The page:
Topics / Hardware and Software / Control Systems

Control Systems

A control system is a set of devices that work together to regulate an environment or achieve some set objectives.  This is achieved through a control loop.

Examples of control systems:

  • Maintaining healthy conditions in a fish tank
  • Automatic shop doors
  • Automatic street or security lighting
  • Burglar alarms
  • Automated greenhouses
  • Heating and cooling systems

How does a control system work?

To understand how a control system works, it helps to remember how a computer system is structured (see diagram below).

Computer System Diagram

  1. Input devices, usually sensors, send data readings to the microprocessor (computer) at set intervals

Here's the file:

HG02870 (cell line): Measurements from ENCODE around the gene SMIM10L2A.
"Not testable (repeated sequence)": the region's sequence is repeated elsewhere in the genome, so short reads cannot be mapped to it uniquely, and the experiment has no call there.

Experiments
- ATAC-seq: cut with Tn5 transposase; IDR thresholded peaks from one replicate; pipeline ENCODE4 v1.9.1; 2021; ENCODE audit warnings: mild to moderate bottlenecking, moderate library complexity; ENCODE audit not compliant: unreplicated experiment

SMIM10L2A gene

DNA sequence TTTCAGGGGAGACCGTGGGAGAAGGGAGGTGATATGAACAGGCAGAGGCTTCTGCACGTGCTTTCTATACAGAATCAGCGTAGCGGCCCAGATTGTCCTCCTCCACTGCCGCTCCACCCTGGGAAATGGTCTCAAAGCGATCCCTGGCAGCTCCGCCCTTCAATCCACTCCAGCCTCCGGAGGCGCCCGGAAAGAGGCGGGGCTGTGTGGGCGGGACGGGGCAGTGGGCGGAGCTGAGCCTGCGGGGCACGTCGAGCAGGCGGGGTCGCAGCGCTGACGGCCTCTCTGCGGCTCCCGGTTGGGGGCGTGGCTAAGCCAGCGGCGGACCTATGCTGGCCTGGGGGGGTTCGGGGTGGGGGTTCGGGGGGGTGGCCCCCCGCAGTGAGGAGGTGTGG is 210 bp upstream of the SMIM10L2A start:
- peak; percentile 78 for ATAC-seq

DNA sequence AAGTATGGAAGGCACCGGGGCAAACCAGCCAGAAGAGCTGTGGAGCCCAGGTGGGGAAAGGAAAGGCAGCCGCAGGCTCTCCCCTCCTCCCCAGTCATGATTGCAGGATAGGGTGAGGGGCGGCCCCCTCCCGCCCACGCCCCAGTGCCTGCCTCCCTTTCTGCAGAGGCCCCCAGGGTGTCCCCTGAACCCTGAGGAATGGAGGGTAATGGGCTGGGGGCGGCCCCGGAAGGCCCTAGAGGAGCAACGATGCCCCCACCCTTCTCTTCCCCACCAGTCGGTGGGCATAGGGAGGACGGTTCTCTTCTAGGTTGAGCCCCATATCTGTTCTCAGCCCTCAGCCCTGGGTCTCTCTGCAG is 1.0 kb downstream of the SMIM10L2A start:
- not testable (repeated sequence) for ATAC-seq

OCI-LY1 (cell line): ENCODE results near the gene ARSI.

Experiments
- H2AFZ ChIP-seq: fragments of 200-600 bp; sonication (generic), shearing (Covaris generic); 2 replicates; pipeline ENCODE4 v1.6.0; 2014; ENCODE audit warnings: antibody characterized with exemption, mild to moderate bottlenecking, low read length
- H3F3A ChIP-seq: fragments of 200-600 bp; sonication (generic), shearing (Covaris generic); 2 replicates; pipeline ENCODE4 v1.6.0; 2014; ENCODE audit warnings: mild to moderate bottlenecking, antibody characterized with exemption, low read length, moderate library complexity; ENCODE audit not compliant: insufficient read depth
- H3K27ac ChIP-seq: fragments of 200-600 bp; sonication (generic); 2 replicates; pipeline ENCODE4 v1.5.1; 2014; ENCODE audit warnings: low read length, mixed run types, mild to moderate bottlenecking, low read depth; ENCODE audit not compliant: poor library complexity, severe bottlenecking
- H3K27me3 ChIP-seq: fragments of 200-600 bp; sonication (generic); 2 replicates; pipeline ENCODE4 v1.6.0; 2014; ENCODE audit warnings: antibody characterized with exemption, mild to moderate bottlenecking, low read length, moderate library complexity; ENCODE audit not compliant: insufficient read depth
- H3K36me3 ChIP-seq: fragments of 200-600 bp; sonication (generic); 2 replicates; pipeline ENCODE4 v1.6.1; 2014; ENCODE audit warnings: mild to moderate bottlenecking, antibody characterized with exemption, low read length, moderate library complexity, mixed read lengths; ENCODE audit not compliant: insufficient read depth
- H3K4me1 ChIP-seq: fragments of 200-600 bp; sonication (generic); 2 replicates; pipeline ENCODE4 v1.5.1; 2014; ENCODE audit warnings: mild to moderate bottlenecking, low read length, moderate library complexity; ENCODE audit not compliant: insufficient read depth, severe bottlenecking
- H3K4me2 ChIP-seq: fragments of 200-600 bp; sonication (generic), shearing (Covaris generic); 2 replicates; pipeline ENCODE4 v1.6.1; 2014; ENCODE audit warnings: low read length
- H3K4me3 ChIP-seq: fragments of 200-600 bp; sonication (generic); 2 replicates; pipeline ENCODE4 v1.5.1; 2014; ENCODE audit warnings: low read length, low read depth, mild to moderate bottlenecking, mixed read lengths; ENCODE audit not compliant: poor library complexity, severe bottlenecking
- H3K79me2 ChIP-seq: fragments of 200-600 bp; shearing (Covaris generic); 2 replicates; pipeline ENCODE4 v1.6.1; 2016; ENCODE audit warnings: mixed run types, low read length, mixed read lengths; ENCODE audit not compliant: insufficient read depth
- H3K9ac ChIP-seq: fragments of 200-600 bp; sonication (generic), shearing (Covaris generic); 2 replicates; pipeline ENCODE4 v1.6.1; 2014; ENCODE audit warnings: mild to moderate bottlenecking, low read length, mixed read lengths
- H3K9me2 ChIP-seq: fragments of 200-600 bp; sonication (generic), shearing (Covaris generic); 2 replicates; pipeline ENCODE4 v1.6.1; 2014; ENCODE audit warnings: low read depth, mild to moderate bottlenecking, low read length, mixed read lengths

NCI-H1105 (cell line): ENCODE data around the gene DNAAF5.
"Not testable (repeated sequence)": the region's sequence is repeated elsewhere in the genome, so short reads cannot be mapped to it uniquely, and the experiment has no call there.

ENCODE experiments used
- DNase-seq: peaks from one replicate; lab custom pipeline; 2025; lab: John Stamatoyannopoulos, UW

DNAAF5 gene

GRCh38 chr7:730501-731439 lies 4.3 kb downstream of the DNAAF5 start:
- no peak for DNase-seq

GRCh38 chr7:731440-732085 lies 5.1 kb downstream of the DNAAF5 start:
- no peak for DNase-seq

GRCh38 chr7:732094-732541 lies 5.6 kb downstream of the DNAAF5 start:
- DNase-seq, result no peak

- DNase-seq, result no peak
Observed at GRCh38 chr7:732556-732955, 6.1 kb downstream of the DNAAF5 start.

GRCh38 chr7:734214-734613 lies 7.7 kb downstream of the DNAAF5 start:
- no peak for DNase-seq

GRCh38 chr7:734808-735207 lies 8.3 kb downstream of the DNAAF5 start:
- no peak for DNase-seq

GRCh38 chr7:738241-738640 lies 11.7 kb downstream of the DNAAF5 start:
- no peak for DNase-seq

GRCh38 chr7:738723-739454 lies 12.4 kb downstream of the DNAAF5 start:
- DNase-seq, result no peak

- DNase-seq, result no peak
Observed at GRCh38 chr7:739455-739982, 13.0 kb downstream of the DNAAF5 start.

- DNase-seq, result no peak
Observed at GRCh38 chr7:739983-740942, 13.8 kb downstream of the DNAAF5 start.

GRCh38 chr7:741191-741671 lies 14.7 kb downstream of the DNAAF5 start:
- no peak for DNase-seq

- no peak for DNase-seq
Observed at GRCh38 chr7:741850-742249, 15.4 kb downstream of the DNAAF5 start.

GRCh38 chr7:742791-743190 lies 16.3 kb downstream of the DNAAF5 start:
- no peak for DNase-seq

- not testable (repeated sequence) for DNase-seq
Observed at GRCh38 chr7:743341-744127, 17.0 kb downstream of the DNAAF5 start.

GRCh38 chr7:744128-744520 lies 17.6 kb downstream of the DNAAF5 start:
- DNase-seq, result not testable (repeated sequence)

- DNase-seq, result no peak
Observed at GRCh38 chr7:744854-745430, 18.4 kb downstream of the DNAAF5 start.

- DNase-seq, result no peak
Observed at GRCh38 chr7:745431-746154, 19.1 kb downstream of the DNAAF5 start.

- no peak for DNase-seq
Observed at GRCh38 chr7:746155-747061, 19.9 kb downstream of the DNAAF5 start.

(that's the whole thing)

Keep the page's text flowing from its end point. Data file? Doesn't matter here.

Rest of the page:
2. To be understood, this data may have to be converted using an ADC (analogue to digital converter)
  3. The microprocessor compares the data readings against pre-set values that it has stored (using a control program)
  4. The microprocessor then makes a decision as to whether any action is needed (e.g. is more heat needed to maintain the pre-set value?)
  5. If needed, the microprocessor will send a signal to instruct an output device to do something (e.g. turn on heater, turn off oxygen pump etc)
  6. This may involve an actuator (e.g. a motor to open the gates or shop doors)
  7. This process repeats in a continuous loop

Important:

At no point does an input device directly communicate with an output device, or make any judgement calls.  Because of this, a statement such as the following is completely wrong:

“When it gets dark, the light sensor turns on the light bulb”

The computer system diagram above confirms this cannot happen.

Benefits of control systems

  • Computers are quick to respond to change and can process data very quickly
  • Can run all day every day, without wages or needing a break
  • Can operate in places dangerous to humans
  • Consistent and error free
Topics / Hardware and Software / Control Systems